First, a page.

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7 comments on “The Children of the New Forest (1847), by Captain Marryat

  1. Maria Allen says:

    I have an edition of ‘Children of the New Forest’ gifted to someone in 1896. The only reference to print is ‘Printed for the booksellers’. The cover is bottle green, decoratively embossed, a gilt title and author’s surname on the spine, and gilt crest, including a lion and unicorn, on the front.

  2. Peter Economos says:

    Hi, the first edition was not 1836, it was 1847 – Printed in this year as two volumes, which have the Vol number in Gilt on the spine. The title on the front covers is also gilt, surrounded by a wreath in gilt and then there is the blind stamped pattern to the top and bottom of front and back covers for both volumes.
    The earliest edition had 12 plates (reduced to 8 shortly after the initial FE printing run to save costs). The plate opposite the title page in Vol I will be “The Burning of Arnwood” Opposite the title page in Vol II is another plate, “The robber acquaints Edward with the spot where the treasure was hidden”.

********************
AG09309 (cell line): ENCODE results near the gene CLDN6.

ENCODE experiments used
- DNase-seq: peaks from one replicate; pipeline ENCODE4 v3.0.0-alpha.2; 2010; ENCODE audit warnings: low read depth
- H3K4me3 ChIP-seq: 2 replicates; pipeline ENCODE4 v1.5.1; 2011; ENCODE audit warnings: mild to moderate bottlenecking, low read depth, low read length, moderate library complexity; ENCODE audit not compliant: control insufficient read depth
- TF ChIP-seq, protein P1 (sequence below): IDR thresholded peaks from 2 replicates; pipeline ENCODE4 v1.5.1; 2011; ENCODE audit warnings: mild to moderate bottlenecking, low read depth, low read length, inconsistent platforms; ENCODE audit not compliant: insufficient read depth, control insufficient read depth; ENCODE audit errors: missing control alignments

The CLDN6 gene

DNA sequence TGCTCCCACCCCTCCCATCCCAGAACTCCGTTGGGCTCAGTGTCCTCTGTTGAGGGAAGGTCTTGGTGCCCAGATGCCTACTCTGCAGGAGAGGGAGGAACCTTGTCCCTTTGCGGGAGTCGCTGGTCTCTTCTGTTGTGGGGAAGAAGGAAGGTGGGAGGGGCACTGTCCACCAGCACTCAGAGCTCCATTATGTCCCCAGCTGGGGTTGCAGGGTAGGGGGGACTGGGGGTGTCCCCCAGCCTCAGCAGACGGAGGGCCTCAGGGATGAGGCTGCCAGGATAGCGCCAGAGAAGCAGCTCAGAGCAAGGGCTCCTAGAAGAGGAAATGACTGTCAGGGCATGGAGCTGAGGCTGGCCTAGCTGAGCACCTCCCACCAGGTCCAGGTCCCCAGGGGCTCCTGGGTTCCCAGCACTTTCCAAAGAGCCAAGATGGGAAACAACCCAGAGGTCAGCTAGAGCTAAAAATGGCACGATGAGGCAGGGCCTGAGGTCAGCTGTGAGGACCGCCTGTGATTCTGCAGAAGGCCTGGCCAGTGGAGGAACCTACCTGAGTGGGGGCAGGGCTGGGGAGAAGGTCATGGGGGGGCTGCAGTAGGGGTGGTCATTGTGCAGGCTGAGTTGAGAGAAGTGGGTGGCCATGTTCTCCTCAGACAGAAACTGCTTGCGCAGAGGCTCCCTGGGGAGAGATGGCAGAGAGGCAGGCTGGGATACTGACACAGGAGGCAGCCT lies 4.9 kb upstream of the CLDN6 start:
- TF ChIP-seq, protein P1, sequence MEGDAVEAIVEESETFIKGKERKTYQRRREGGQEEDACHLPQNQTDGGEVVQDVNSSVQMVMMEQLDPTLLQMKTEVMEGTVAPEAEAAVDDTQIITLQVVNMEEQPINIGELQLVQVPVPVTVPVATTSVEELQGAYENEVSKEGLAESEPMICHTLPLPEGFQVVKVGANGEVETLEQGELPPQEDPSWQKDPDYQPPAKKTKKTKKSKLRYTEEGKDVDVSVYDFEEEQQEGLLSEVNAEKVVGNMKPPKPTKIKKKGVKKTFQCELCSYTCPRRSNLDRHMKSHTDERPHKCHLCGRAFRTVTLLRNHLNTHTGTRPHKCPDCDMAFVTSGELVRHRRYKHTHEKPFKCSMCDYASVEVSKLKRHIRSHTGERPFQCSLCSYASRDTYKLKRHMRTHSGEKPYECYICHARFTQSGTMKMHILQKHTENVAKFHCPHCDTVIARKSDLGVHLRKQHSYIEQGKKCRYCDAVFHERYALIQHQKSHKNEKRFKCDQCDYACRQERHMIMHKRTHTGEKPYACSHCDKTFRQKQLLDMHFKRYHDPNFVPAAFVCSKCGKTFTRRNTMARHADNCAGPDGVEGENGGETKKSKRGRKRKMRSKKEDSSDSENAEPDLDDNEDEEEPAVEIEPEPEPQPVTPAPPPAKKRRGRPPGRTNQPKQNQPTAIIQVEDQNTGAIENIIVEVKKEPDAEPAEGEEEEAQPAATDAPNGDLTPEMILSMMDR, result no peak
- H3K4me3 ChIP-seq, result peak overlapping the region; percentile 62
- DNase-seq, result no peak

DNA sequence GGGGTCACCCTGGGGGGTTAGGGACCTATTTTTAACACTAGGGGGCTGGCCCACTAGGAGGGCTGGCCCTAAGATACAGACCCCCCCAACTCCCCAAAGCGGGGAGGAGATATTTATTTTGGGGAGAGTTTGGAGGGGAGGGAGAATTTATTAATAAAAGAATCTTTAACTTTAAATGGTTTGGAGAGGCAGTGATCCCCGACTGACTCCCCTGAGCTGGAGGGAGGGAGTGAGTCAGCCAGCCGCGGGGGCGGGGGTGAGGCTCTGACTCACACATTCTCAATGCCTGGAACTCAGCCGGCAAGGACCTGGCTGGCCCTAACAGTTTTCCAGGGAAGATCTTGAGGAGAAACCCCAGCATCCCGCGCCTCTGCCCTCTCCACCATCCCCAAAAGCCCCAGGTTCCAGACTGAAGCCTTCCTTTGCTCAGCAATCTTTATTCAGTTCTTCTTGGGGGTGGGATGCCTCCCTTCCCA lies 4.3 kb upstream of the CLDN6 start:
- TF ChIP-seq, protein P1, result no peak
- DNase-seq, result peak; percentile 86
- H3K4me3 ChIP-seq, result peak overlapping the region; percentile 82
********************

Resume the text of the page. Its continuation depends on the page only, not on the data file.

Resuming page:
If you have two volumes and these plates are opposite the title pages, then they are likely to be the first edition. The title pages both are in red and green ink. The page after the title page will list the names and page numbers of the plates, 8 plates in Vol I and 4 plates in Vol II.

    I hope this helps with your questions, even if it was from some time ago. Peter – Auscollectiblebooks Australia.

    • Thanks for this, Peter. I looked again for the copy I seem to have found stating that it was 1836, and it has (not surprisingly, I guess) disappeared from the internet. Could it possibly have been a mis-labelling of a first edition of Midshipman Easy, I wonder? Regardless, I appreciate your setting the record straight.

  3. Shonda says:

    I’m currently reading this book, and love it very much as well. The copy I have is very old, but unfortunately does not have its publication date in it. I got it at a garage sale among other old books that belonged to someone’s grandmother. I wish I knew which edition it was. If you know what the first edition looked like, perhaps you could help me ascertain if this is it? It seems highly unlikely, but the book does look very very old. It’s almost falling apart in some places. It would be quite fascinating to know which edition I have. Otherwise, a very enthralling read nonetheless.

  4. […] think I didn’t like Treasure Island as much as did Captain Marryat’s Children of the New Forest (1847), perhaps because I like camping in the forest more than life on the high seas, but I really […]